The Cabinet Reshuffle
Member Views is a series of opinion pieces written by Blue Beyond members.
Having scythed through Theresa May’s cabinet, replacing 17 senior ministers, when he was appointed as Prime Minister in July, Boris Johnson is now in his strongest ever position to appoint the cabinet he wishes to have- without having to deal with the major party concern around the balance of leave and remain MPs.
Some members of the cabinet are safe in their departments: Sajid Javid, Priti Patel, and Dominic Raab in the Great Offices of State all look secure, with the murmurs around Javid being quashed by Johnson during the election campaign. Beyond these, Secretaries of State, such as Robert Buckland at Justice, Matt Hancock at Health, and Grant Shapps at transport, are expected to continue in their respective positions.
This article is not comprehensive but instead focuses on what could happen in regards to the MPs who may potentially leave the government, those who may change department, and those who will get promoted. Aside from a few key ministerial positions that attend cabinet (such as Chief Secretary to the Treasury), I have avoided commenting on the safety of those positions.
• Jacob Rees-Mogg: Having been a prolific voice in the media both as a backbencher and during the initial stages of his time as Leader of the House of Commons, his comments on the Grenfell fire saw Rees-Mogg banished to his constituency, under strict orders to not do any interviews. Reports around his departure from the cabinet have been present since the election was won, and it would be no surprise to see him return to the backbenches.
• Theresa Villiers: In contrast to Michael Gove’s whirlwind time at DEFRA, where it appeared to be the only department fizzing with ideas and getting a positive review in the media, Villiers’ time has been incredibly under-the-radar. This is something that might concern the team at Number 10, as the environment is both increasingly important to voters, as well as being a policy area where Boris and Conservative commitments are strong. There are also plenty of stronger voices on the environment on the Conservative benches.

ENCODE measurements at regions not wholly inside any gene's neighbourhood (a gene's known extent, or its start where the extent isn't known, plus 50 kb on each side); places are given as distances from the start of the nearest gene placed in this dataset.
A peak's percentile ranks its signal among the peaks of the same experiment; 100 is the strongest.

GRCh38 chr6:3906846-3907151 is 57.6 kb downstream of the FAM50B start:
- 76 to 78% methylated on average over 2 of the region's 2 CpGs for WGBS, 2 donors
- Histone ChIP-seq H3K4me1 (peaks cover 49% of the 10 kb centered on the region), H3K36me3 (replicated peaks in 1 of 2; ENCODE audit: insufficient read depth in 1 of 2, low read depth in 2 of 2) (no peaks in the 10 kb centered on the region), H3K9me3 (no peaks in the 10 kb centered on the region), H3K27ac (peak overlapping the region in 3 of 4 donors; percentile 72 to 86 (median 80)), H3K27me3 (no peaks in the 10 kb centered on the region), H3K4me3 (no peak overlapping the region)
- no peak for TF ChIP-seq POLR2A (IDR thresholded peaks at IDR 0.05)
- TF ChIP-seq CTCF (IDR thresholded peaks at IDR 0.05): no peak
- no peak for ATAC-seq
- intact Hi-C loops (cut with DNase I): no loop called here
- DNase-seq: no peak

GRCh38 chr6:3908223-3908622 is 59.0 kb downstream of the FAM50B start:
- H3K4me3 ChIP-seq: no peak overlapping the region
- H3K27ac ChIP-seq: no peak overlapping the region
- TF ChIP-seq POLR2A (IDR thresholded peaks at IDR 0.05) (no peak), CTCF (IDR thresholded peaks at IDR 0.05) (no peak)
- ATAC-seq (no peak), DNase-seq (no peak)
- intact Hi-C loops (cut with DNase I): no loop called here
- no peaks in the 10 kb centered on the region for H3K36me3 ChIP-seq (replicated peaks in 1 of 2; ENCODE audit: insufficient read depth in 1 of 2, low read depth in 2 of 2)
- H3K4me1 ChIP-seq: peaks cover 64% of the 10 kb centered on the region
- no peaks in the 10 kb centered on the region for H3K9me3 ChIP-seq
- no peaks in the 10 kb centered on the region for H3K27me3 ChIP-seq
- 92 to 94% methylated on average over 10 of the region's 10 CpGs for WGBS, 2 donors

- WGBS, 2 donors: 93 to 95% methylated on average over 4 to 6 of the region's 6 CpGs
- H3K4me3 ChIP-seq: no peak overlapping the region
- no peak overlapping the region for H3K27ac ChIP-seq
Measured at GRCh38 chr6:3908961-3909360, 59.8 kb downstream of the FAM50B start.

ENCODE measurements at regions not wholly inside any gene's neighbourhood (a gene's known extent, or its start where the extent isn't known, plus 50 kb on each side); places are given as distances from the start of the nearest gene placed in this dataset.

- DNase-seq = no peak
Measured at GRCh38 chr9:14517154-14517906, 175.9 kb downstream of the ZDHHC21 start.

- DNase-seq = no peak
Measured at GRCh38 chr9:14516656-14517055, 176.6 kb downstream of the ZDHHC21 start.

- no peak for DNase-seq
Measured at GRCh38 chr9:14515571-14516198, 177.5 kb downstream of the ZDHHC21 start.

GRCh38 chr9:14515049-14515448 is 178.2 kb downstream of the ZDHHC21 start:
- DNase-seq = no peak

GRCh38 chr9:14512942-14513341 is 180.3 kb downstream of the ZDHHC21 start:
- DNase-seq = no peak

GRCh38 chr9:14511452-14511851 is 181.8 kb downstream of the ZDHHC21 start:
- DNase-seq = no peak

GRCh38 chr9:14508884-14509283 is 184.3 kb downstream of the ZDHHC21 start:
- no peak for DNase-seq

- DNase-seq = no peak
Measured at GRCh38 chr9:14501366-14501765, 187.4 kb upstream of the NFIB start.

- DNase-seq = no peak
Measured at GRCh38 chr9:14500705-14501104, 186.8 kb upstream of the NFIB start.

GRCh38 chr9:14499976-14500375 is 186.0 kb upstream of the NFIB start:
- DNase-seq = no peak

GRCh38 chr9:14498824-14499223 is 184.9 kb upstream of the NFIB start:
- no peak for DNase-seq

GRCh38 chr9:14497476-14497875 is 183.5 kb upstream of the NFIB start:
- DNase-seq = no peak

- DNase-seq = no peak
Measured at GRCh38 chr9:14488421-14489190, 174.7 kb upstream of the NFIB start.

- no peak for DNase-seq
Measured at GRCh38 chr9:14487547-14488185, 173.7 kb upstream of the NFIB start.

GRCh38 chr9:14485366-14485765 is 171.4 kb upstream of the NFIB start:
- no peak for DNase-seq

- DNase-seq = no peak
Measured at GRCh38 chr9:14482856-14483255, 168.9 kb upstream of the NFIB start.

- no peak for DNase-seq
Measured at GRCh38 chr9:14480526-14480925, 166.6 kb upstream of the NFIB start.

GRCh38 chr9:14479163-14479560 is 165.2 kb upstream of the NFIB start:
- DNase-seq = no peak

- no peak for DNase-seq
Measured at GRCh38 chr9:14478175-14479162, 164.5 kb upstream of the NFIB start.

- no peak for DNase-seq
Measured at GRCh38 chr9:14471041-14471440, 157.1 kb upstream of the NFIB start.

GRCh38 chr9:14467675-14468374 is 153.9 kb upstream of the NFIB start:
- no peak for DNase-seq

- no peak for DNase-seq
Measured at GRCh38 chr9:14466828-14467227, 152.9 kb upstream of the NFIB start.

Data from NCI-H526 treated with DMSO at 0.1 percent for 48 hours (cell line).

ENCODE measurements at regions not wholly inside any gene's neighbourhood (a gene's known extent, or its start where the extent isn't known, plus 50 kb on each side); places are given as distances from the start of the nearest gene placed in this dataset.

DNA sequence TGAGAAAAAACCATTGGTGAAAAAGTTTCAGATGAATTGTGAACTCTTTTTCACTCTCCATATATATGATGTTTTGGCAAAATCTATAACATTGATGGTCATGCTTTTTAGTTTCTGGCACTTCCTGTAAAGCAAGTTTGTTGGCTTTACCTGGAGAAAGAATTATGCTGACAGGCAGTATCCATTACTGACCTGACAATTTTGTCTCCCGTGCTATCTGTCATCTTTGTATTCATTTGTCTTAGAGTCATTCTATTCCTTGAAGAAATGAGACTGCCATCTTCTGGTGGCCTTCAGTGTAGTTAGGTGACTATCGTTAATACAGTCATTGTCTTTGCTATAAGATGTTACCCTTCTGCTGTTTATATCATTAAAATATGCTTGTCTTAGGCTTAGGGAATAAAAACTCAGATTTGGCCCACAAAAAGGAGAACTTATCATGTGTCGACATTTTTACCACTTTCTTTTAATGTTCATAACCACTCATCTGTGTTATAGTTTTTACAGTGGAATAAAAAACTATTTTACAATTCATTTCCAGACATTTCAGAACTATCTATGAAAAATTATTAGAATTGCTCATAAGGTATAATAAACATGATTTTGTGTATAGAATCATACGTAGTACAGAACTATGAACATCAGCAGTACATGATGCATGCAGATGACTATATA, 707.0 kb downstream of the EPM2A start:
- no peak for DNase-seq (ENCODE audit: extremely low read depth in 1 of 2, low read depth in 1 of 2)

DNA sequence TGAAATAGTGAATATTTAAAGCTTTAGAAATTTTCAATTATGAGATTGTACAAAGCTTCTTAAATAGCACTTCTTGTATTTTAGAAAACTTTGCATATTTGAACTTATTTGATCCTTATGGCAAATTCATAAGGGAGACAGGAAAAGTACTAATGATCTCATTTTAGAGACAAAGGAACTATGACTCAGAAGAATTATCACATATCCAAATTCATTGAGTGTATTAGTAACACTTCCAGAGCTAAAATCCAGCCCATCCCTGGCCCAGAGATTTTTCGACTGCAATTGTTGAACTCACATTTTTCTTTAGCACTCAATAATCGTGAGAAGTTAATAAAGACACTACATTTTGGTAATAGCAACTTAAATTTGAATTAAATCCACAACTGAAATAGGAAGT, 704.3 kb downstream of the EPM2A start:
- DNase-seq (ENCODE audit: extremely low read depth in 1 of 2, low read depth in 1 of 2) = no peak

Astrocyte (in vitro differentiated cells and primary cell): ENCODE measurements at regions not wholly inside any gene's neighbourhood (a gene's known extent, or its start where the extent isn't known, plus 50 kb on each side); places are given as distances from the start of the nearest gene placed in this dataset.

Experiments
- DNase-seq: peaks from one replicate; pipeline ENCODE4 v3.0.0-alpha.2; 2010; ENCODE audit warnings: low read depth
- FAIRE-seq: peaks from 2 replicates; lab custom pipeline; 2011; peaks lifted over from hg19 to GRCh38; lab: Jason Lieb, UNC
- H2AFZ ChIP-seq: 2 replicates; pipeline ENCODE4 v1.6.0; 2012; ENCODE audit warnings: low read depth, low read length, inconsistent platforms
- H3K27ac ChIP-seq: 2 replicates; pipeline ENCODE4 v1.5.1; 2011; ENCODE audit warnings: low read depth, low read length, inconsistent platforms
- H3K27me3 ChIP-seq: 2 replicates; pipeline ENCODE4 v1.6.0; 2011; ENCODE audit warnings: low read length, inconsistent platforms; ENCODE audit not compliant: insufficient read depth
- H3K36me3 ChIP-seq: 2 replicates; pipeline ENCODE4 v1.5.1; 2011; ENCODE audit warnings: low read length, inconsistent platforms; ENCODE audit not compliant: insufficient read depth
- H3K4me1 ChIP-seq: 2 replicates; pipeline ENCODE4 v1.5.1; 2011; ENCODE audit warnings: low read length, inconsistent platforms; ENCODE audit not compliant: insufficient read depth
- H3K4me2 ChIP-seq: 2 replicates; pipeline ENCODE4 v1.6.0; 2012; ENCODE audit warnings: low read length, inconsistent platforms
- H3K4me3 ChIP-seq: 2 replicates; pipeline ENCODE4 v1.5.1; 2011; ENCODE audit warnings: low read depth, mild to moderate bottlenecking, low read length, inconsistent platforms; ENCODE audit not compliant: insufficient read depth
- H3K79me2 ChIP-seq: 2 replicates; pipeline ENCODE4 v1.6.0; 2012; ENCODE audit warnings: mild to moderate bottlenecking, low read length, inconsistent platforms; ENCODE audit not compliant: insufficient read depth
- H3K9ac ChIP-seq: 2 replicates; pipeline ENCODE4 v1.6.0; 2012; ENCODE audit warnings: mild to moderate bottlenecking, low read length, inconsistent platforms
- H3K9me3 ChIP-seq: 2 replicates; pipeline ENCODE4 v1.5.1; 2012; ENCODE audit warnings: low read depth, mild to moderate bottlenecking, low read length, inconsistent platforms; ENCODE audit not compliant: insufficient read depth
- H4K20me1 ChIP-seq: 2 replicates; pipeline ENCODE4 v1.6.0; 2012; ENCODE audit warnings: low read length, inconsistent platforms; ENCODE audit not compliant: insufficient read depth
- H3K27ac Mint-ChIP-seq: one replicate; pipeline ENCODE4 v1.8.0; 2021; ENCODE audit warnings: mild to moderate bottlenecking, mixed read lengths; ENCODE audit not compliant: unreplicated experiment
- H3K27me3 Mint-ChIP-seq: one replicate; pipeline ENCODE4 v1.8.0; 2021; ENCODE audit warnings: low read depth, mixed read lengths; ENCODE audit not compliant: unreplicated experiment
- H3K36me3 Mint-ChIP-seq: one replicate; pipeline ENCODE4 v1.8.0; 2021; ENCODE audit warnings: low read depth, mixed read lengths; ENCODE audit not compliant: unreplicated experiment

• Nicky Morgan: Having gone back on her desire to leave cabinet government after not standing in the election, Morgan returned to her role at the head of DCMS to fill the position until the reshuffle. There is now talk of the department being broken up and closed, which may explain why no MP was appointed to the position.
• Alok Sharma: The rumours that the Department for International Development would be folded back into the Foreign Office have been dispelled, but there is now talk of a halfway house – a separate department, but overseen by Raab as well. Even if this doesn’t occur, Sharma has been fairly invisible since joining the cabinet, and Boris might see to use the department for promotion.
There are a few individuals who should also be watched. Thérèse Coffey, the current DWP Secretary, Geoffrey Cox, the Attorney General, and even Julian Smith have all at one stage been linked in news reports with being replaced in the reshuffle. Replacing Julian Smith as Northern Ireland Secretary would be an incredibly bold move given his success in getting the Stormont Executive up and running again, with all five qualifying parties involved. I suspect he will continue in the position as a result of this – if he had failed and an election was required, he would have been replaced.